Trimble used this material to make bio-furniture by use of his homemade machine made from parts of an old coffee machine, an old blender mixer, a mould and a tank to hold the fluid.
But how does this work? The device injects a liquid solution, made up of bacillus pasteurii bacteria and nutrient rich fluid, into the sand filled mould. The liquid and sand mixture is then left overnight to combine evenly. Calcium chloride, urea and more nutrient fluid is then added to the combination the following day. Calcite is formed when the urea fertilizes the bacteria which then creates a sticky like substance that mends to the sand.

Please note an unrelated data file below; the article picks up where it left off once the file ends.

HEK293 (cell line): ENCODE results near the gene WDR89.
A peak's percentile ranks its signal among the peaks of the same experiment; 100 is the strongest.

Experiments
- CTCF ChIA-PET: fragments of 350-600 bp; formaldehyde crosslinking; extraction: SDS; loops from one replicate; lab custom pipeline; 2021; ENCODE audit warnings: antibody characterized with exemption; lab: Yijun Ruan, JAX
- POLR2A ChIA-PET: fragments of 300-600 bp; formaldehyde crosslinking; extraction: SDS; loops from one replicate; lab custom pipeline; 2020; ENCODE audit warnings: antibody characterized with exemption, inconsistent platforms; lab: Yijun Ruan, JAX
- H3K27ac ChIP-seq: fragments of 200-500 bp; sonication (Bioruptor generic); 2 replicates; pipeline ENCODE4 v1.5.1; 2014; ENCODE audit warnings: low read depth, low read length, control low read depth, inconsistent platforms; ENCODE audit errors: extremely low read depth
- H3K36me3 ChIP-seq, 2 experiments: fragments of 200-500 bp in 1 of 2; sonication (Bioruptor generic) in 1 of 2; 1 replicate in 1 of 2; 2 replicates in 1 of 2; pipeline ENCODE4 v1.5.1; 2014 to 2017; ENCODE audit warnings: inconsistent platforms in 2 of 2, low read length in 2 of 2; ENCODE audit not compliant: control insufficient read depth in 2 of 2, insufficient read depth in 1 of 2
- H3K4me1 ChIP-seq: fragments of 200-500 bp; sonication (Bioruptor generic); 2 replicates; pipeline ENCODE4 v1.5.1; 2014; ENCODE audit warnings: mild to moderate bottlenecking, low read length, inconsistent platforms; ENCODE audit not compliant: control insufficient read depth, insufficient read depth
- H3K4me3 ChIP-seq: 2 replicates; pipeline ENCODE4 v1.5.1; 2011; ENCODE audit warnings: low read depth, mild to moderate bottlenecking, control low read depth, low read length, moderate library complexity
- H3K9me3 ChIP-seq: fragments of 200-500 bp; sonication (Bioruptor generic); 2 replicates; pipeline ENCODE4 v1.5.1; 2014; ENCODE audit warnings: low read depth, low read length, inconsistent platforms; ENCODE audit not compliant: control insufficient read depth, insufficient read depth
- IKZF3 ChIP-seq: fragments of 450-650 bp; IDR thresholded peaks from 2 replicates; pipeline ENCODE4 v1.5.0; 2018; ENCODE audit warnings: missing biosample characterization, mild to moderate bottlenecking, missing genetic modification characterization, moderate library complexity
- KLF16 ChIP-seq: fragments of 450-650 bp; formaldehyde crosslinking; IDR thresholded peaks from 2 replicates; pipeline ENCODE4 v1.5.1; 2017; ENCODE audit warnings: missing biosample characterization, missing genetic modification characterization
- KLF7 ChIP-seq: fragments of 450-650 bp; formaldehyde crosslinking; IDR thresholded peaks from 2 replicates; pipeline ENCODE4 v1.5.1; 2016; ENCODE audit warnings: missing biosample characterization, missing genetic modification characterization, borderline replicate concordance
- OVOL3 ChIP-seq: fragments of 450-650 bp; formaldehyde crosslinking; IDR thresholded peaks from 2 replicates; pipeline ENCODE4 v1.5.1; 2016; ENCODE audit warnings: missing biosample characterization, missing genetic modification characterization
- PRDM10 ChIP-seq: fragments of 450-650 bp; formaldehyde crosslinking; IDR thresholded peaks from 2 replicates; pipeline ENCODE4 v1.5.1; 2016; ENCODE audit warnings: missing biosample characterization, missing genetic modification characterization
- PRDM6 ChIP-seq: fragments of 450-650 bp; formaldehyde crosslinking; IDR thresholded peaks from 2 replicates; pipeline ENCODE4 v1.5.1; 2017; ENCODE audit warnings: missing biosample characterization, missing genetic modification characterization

After two days of unification, the process is complete. A small stool has been made capable of upholding approximately 90 kilograms of weight. Trimble also believes this machine could be adjusted to make building bricks or other materials and could save energy used in concrete manufacturing during the process. "Concrete is responsible for five per cent of global carbon dioxide," he explained, "Dupe is a low cost production method using very little energy and sand, a cheap and abundant raw material."
While Trimble's invention may need some altering to produce material as strong as concrete, he is well on his way to improving our future building techniques.